Of course trying to start up a D&D campaign right before Gen Con is rather like trying to stop the advance of a BattleMaster with an UrbanMech–and about as effective. Yet thanks to Mike Mearls and a big box o’ D&D, my son and his friend continue to devour the books (if he re-reads the Monster Manual one more time he just might have it memorized), and continue to drive me to set aside the time to run the campaign. And he just set up another sleep-over for later this week so their PCs can enter Winterhaven and I can let them have a true taste of the best part of role-playing; beyond hacking up an Orc or two, of course.
Now that my son is just discovering RPGs, has he suddenly decided his MMO isn’t fun anymore, or given up HALO? Right-ODST is on pre-order and he keeps tossing those 2D20s at me to pick up a year’s subscription to the MMO. Not to mention making me come home from Gen Con with Fantasy Flight’s new Battlestar Galactica board game (when we’ve yet to really get a game of Tide of Iron in from last Gen Con). Instead, RPGs are just one more cool way to let his imagination soar.
So what does all this say to me? If a kid is a big geek, then there is no such thing as “enough.” It says to me that just as when I grew up and got my geek on in every way I possibly could, today’s kids will do the exact same thing.
Then what’s the difference, right? Why do we go on and on talking about the doom and gloom of RPGs? Because kids, in general, don’t need to go very far to get their geek on. Again, when I was young we had Atari and the first of the word-text video games. Hardly enough to satiate any geek hunger. Yet today’s MMOs and console games allow for a huge geek on without having to leave the house-even I started to see the MMO draw as my son’s character flew around on a gryphon on my brand new 24-inch monitor.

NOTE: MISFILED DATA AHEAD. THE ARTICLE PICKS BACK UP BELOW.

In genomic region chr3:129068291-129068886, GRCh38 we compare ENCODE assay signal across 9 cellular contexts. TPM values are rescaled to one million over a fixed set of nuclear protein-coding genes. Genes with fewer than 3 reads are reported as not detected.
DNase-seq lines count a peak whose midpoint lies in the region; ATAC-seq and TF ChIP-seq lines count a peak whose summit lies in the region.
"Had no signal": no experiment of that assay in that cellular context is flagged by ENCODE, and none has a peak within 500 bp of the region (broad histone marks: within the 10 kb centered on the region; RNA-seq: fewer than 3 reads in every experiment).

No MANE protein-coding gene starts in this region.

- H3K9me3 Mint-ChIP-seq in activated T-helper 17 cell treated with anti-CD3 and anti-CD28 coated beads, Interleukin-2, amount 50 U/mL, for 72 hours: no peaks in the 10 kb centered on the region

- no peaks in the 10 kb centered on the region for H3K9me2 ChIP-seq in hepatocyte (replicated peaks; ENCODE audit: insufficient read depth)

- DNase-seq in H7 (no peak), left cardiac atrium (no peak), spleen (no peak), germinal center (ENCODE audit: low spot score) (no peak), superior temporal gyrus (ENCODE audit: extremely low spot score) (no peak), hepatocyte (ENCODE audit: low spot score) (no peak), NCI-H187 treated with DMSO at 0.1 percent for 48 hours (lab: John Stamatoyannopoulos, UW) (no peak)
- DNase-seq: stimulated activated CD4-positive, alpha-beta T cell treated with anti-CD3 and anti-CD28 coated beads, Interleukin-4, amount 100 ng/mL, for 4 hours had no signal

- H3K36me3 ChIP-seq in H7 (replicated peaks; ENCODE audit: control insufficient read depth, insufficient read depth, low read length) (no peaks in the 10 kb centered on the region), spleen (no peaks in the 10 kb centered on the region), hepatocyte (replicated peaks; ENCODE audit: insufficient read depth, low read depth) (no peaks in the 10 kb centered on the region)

Does this mean that those same kids don’t want to get their geek on more? Is there too much chocolate, or too much good music? I don’t think so. What I do think it means is that, unlike my generation, who got driven out of the house to find the geek feasts and were ultimately led to discover RPGs, today’s kids aren’t driven out of the house.
What does that mean for RPGs in general? Well, it doesn’t mean that all is wonderful in the land of make-believe. I know the sales numbers on RPGs, and it’s nothing to smile about. At the same time, I believe the “kids nowadays don’t want to play RPGs because MMOs and computer games are so much cooler” mantra is not only erroneous, but potentially harmful as companies fall prey to that way of thinking and eventually give up on this fantastic medium.
Instead, I believe the most significant hurdle (a hurdle that’s always been the bane of our industry, simply more so now) is market penetration. With kids not driven out of their houses to get their geek on and discover gaming by accident along the way, getting them to find our games is all the more difficult.